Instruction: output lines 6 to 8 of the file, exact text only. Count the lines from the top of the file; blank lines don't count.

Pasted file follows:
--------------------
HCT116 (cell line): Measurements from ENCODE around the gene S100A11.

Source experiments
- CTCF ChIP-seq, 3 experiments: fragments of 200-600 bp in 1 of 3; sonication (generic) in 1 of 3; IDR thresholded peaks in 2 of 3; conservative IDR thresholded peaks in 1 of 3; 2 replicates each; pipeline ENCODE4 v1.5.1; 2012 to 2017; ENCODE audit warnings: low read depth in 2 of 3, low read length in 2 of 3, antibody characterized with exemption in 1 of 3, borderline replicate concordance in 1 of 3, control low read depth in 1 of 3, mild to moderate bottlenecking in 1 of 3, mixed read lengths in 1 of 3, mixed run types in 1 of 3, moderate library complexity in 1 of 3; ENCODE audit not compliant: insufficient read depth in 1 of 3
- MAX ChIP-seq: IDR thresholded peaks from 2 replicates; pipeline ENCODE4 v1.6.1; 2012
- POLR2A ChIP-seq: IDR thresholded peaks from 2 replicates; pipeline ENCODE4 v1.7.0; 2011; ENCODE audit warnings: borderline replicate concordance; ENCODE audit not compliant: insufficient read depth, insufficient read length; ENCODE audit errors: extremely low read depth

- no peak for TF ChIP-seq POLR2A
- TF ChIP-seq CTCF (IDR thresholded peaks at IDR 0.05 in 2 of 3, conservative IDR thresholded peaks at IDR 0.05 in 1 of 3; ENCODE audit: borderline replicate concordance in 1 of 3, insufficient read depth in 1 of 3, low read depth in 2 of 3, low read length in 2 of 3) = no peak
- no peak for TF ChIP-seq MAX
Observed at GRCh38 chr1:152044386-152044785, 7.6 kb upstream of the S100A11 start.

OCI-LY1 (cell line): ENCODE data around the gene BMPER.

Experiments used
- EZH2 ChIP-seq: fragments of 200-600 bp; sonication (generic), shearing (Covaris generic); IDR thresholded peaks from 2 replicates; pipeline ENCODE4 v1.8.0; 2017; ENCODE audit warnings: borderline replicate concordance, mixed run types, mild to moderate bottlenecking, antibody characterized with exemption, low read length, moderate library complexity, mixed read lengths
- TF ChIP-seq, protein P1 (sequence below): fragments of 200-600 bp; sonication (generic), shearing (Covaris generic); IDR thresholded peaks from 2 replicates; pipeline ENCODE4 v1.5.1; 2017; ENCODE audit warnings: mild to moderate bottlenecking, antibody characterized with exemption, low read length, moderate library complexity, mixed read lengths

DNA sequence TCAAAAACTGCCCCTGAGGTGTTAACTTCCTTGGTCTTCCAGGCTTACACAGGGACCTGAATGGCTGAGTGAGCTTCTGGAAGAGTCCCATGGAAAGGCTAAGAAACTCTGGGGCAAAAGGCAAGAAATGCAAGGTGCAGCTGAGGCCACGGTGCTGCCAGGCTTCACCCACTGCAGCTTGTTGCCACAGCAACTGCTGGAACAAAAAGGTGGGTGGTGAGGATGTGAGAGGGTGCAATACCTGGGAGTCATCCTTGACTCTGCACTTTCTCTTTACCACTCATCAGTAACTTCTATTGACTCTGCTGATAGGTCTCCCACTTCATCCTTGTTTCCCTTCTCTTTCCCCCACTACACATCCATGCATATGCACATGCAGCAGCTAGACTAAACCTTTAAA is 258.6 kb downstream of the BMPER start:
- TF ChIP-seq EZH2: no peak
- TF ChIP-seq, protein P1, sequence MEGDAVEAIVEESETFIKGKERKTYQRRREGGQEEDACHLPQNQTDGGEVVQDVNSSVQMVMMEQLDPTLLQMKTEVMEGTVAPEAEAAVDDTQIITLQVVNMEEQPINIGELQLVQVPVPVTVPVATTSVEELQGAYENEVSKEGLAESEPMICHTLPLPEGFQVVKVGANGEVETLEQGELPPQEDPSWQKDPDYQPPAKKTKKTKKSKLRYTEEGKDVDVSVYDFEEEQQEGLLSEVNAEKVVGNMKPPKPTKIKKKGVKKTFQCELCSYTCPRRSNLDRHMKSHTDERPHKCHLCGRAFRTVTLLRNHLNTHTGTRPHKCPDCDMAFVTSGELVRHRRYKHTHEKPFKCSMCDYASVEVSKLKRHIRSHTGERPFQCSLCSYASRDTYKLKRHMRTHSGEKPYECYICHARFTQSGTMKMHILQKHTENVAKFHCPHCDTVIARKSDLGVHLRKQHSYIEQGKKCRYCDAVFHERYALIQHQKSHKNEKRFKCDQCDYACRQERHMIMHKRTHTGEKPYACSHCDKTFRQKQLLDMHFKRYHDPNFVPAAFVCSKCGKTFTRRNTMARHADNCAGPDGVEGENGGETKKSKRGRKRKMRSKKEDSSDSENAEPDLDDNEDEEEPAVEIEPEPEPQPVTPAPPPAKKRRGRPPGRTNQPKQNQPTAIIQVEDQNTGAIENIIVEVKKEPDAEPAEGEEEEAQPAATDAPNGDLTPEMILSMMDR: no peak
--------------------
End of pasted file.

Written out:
- no peak for TF ChIP-seq POLR2A
- TF ChIP-seq CTCF (IDR thresholded peaks at IDR 0.05 in 2 of 3, conservative IDR thresholded peaks at IDR 0.05 in 1 of 3; ENCODE audit: borderline replicate concordance in 1 of 3, insufficient read depth in 1 of 3, low read depth in 2 of 3, low read length in 2 of 3) = no peak
- no peak for TF ChIP-seq MAX